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I sense the Free Trade haters are not done, though. One imagines the harangue that we are sending all our jobs away. Bollocks, that. For as long as I can remember, the classic definition of Full Employment has been an Unemployment rate of 5% or less. This is because there is always a certain amount or churn going on, the dynamics of technological development, new businesses coming in while other businesses close. And we have essentially enjoyed full employment conditions for more than a decade now. I’m not praising either President Bush or President Clinton too much on that count, because while I commend them for basically letting business work, they really did not do much else that made a difference in growth. I do think the tax cuts helped us recover more quickly from the 2001 recession, but in the main the principle for solving Unemployment is don’t do anything to impede companies creating jobs. Of course, the haters will return with the claim that the ‘new’ jobs are all lousy ones. That brings up an interesting thing a lot of workers would do well to consider; just as businesses have to review their practices and the products they offer every so often, to make sure they are relevant and providing what the market wants, so too do workers need to watch what happens in the working world. The guys who made horse and buggy equipment had to adapt to a changing world, same for retail distribution, manufacturing, you name it. Today’s business environment is faster, far more efficient, yet also safer and cleaner ecologically than ever before. One reason why the ecology special interest groups go on about carbon dioxide so much, is because for the most part American businesses have addressed every serious contaminant and pollutant; while individual companies break the law, it is hardly the pervasive industry problem it was 50 years ago. So yes, the modern worker not only has to have a college degree where half a century ago a high school diploma was acceptable, he had also plan on continuing his education throughout his career, with industry-specific certification and effectiveness programs. But if he does that, he will continue to see his life grow in comfort and security. The middle class world I knew as a kid was one where most folks had black-and-white TVs, one car, and no real luxuries. Today, even people we call “poor” live better than that. I don’t pretend it’s easy, but the business world rewards people who improve themselves, and not those who make excuses.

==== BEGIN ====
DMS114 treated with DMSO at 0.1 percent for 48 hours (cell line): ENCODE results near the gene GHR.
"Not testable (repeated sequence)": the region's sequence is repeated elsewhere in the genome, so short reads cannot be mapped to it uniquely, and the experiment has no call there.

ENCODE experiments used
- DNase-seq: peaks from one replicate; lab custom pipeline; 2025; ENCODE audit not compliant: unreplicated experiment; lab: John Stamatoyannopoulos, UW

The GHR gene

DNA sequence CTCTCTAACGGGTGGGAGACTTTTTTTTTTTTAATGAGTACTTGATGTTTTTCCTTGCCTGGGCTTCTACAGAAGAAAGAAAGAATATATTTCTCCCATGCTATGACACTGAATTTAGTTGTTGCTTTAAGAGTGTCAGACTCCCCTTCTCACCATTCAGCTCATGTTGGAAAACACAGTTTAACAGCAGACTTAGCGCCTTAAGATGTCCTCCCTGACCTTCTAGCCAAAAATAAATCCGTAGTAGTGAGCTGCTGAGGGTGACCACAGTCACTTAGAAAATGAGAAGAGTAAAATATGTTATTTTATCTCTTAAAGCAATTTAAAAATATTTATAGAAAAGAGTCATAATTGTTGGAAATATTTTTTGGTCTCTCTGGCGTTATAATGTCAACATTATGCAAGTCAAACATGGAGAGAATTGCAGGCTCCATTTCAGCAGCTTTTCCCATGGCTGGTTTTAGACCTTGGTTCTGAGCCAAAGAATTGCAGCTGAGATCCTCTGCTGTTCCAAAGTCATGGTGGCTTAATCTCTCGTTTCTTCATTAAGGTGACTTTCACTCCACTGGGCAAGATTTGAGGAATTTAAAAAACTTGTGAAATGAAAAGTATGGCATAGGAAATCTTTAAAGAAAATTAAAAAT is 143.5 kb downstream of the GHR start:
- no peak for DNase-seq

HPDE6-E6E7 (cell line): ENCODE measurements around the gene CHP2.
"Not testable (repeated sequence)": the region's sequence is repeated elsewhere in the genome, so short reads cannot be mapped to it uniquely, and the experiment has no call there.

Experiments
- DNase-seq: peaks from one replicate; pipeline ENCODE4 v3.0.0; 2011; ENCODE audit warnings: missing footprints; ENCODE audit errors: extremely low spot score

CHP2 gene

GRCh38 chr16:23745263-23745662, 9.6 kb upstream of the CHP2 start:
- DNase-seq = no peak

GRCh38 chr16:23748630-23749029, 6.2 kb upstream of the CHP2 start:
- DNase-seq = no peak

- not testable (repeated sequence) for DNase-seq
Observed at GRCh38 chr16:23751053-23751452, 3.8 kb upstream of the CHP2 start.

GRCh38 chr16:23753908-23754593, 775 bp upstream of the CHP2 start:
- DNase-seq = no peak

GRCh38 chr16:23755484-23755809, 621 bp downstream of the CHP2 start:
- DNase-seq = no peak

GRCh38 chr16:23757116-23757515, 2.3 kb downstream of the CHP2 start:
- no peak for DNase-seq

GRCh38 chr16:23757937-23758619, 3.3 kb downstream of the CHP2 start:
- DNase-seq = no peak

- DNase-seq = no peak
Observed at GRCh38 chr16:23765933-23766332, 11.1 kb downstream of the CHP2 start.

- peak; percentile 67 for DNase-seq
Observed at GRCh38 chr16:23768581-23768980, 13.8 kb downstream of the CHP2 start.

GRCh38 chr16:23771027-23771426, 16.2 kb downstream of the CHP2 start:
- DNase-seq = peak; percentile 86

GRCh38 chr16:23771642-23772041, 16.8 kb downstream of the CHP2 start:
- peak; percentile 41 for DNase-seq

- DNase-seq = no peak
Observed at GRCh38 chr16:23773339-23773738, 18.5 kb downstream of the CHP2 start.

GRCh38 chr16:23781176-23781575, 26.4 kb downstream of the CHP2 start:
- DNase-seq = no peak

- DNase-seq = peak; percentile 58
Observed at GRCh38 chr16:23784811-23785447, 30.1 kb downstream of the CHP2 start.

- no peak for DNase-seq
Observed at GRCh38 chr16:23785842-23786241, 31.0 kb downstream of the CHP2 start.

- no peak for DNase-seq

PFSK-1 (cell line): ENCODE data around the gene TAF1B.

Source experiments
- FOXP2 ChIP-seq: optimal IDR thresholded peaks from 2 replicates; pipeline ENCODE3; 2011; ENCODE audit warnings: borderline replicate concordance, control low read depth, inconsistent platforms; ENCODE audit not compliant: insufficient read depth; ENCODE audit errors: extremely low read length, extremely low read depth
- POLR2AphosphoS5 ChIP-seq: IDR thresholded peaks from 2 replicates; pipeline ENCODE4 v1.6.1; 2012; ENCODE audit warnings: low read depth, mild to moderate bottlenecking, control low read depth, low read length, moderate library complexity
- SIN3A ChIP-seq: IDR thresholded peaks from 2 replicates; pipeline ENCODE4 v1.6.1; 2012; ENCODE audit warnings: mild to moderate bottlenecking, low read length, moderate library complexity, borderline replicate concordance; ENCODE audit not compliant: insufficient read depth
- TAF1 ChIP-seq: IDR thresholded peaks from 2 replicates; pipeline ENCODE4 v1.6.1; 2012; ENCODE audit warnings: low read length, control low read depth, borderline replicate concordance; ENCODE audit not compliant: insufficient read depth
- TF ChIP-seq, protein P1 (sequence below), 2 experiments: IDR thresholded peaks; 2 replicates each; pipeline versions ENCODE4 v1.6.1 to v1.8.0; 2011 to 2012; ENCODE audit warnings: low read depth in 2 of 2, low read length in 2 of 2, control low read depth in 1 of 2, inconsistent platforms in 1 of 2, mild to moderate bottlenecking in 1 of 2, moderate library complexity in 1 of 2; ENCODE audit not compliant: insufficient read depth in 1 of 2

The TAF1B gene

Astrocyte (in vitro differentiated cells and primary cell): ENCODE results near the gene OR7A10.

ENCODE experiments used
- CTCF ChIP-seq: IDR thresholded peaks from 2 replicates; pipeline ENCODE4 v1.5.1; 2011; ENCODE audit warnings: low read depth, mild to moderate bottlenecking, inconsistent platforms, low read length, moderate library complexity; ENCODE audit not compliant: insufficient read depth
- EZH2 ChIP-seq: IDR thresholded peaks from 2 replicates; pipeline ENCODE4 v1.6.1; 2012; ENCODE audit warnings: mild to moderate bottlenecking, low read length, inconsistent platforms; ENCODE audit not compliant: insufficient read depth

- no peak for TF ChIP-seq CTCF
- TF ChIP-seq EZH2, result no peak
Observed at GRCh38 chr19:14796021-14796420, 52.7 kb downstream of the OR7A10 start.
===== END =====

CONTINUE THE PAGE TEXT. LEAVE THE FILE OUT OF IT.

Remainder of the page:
No matter what anyone tells you, there is no sure way to get rich quick. There is, however, a pretty fool-proof way to get rich over time. Do the best job you can for your employer, because even if your boss is a jerk, people tend to be aware of how someone works. Always keep an eye out for how you can improve your position, but only within ethical bounds and with respect for the company (it’s a small world, and people who step on others to get ahead are more and more getting caught). Enjoy your wages, but save at least 15% of it, more if you can. Stocks pay a higher return than CDs or bonds, but if you go that way you have to accept some risk, which is not dangerous as long as you always do your homework and know the company in which you invest. Buy what you need, not all of what you want, and plan financial goals.

People with common sense have probably shrugged by now – all of this should be obvious. I am writing partly just to vent, but also because somehow obvious truths get drowned out by Gorish malcontents, so repeating the obvious seems to be a necessary civic duty.